Jerry Brown has come a long way
OAKLAND, Calif. - Long ago — long before he served two terms as California's governor and made three runs for the Democrats' presidential nomination — Jerry Brown, who has won a second term as mayor of this city, was a Jesuit seminarian and, one suspects, a test of the Christian patience of his religious superiors. He recalls that while doing his chores he was prone to flights of philosophizing, to which his supervisors would respond, " Brown, age quod agis ."
Translation: Do what you are doing. Meaning: Concentrate.
Now Brown is concentrating on reviving Oakland, and Age Quod Agis is the school motto of one of Mayor Brown's proudest and most unlikely creations, the Oakland Military Institute — OMI, a name deliberately evocative of VMI, the Virginia Military Institute. Oakland's school board refused to create OMI; the board president, a veteran of Berkeley's sandbox "revolutions," said it would be akin to putting a Ronald Reagan museum in Berkeley. The county school board unanimously rejected it.
But the state supported the idea for this novel charter school — Gov. Gray Davis attended a military school — and the first class, about 160 seventh-graders, boys and girls, just finished its first year at what Brown calls "a pre-Vatican II Jesuit school in the form of a military academy. I am applying the truth I was brought up on." The truth of the Jesuits' founder, Ignatius Loyola, whose principles, says Brown, have "worked for 400 years."
Meaning: The school day runs from 7:30 a.m. to 4 p.m. No social promotions. Everyone is in uniform. High expectations — everyone is aiming for college. AP — advanced placement — courses will begin in the ninth grade. It is, says Brown, a "cram school" that "unabashedly" teaches to the pertinent tests. Part of the application process is a 10-day encampment at the National Guard facility in San Luis Obispo, from which, Brown says, "a bus will leave every day with those who can't make it." During the school year there is a National Guard sergeant as well as a teacher in every class.
Brown has disdain for "the resistance to change" on the part of people and factions that fancy themselves "change elements." So he is encouraging parents to prod the public education bureaucracy by organizing charter schools. That is, he thinks, one way to improve the abysmal performance of Oakland's public schools, where only about 1,600 of 4,000 ninth-graders will graduate from high school, and only 400 of the 4,000 will even take the courses required for applying to the University of California system. "If I could make it residential, I would," says Brown, whose next project, coming in September, is a similarly elite school for the arts.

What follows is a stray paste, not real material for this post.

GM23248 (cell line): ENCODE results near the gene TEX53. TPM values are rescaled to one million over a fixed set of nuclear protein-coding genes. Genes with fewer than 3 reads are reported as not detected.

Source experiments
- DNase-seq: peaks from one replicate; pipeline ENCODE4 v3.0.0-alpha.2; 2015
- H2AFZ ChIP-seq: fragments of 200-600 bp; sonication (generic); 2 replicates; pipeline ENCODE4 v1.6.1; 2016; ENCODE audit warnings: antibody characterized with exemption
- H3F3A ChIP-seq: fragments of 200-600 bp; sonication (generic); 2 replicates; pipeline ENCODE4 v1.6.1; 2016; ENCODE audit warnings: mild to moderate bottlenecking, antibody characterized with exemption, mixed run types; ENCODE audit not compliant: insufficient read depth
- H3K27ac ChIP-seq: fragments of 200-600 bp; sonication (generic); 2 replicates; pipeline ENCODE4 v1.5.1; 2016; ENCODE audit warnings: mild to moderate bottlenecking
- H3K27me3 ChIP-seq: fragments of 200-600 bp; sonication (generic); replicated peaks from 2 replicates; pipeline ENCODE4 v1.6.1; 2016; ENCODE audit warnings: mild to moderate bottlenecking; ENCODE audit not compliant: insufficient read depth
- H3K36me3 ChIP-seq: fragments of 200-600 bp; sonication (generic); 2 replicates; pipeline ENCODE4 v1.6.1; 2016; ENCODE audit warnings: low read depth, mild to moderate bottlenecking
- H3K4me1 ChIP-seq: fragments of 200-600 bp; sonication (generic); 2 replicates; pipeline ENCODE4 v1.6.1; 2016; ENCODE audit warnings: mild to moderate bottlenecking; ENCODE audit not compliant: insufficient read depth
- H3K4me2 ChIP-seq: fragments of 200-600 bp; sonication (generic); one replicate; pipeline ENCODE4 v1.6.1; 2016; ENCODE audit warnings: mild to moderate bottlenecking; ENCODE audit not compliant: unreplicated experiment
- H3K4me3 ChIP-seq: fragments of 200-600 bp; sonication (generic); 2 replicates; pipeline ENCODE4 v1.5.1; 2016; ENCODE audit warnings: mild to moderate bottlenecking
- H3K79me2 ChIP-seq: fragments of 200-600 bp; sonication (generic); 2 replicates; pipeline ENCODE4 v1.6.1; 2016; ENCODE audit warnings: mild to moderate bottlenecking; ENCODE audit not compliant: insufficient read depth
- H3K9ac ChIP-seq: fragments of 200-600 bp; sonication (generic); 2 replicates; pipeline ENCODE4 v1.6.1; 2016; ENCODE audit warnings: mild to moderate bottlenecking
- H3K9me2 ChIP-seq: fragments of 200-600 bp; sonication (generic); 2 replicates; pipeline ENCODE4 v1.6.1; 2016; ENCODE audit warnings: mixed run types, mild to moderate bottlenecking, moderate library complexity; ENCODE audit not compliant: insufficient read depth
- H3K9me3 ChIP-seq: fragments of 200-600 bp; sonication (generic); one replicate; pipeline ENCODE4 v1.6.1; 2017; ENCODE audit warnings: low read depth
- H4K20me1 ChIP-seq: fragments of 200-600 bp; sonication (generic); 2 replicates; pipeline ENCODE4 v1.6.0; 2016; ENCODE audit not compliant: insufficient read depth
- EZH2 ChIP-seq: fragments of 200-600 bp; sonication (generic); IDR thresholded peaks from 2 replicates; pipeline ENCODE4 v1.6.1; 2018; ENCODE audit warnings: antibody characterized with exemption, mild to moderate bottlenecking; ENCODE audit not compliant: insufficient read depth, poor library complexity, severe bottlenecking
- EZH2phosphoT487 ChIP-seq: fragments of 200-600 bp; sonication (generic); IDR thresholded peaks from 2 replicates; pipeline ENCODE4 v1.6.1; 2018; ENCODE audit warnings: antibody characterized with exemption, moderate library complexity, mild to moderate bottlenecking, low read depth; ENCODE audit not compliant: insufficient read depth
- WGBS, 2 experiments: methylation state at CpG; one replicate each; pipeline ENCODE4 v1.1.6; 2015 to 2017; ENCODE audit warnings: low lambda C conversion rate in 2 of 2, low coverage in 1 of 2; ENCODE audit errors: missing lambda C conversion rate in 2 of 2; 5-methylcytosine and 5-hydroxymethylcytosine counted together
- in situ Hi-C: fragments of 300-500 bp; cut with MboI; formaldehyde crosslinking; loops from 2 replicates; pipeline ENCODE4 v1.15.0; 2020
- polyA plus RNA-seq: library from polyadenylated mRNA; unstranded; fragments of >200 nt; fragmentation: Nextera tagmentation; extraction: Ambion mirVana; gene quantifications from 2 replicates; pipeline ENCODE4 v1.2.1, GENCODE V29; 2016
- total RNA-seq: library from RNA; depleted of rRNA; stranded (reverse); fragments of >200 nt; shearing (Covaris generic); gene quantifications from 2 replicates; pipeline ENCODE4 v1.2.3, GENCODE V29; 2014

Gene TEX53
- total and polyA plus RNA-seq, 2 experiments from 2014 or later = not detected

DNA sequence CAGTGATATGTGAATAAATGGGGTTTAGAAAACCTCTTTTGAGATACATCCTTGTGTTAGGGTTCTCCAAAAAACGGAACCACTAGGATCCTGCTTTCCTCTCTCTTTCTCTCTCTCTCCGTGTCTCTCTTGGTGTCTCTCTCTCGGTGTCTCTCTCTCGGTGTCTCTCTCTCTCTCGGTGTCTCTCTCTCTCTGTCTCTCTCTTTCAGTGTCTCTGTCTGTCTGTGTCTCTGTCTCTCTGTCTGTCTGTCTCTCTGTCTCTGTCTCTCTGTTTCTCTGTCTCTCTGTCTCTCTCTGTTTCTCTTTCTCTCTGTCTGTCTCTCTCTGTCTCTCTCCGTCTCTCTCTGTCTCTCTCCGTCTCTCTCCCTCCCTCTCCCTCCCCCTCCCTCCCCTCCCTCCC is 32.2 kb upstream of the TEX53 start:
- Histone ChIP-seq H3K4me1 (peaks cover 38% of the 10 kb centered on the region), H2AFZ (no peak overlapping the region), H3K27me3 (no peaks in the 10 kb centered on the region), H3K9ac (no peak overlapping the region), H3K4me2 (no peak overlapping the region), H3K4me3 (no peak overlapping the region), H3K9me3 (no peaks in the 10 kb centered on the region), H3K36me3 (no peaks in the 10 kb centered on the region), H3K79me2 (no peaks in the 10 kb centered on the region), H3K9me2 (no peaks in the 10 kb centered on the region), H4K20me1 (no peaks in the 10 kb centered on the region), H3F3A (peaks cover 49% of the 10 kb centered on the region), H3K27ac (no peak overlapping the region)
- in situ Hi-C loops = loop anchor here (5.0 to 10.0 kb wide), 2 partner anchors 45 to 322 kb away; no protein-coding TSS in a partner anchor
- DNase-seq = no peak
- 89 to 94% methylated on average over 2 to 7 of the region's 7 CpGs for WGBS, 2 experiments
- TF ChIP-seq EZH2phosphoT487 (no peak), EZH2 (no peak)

At a neighborhood meeting shortly after he became mayor in 1998, having said in his campaign that he wanted to lure 10,000 people back into urban residences, someone asked a racially charged question about whether "gentrification" would threaten "diversity" downtown. Brown tartly replied:
"There is no diversity there now. You have a concentrated, homogenous population — the elderly, parolees, people in drug rehab, from mental hospitals, transients. This is not the vibrant civic culture some might have in mind."
What he has in mind gets him denounced as an "environmental racist," meaning he has advocated some things that affect a neighborhood of minorities in ways that some who purport to speak for the minorities do not like. One such minority was ducks.
A developer wanted to build a 20-story condominium on little Lake Merritt. Ferocious opponents said the building's shadow would disturb the Lake Merritt ducks. "It's built," says Brown, who has won from the state some exemptions from environmental-impact restrictions. In terms of development, "dumb cows trump smart people," he says, meaning it is much easier to build housing in a cow pasture than in an urban block adjacent to litigious people adept at producing interminable delays.
Brown has come a long way from his days as a vaguely — and vague — leftist-cum-populist politician and then radio talk show host. What he likes about city governance is "the level of concreteness." "A governor talks about 'education.' I'm talking about a particular high school. A governor talks about 'crime.' I'm worried about six murders in a four-block area. I've got to translate ideas into reality."
Ronald Reagan once said that an economist is someone who sees something working in practice and wonders if it will work in theory. Brown, who entered California's governorship when Reagan left it, has shed a lot of theory en route to his current happy immersion in urban practicalities.